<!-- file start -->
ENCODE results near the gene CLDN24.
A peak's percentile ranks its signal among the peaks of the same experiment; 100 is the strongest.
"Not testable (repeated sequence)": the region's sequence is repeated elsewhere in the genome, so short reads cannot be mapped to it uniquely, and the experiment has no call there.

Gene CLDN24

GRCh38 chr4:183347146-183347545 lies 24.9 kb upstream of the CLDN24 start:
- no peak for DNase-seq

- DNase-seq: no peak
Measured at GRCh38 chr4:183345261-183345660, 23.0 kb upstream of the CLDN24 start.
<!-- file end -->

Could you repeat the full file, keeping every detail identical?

ENCODE results near the gene CLDN24.
A peak's percentile ranks its signal among the peaks of the same experiment; 100 is the strongest.
"Not testable (repeated sequence)": the region's sequence is repeated elsewhere in the genome, so short reads cannot be mapped to it uniquely, and the experiment has no call there.

Gene CLDN24

GRCh38 chr4:183347146-183347545 lies 24.9 kb upstream of the CLDN24 start:
- no peak for DNase-seq

- DNase-seq: no peak
Measured at GRCh38 chr4:183345261-183345660, 23.0 kb upstream of the CLDN24 start.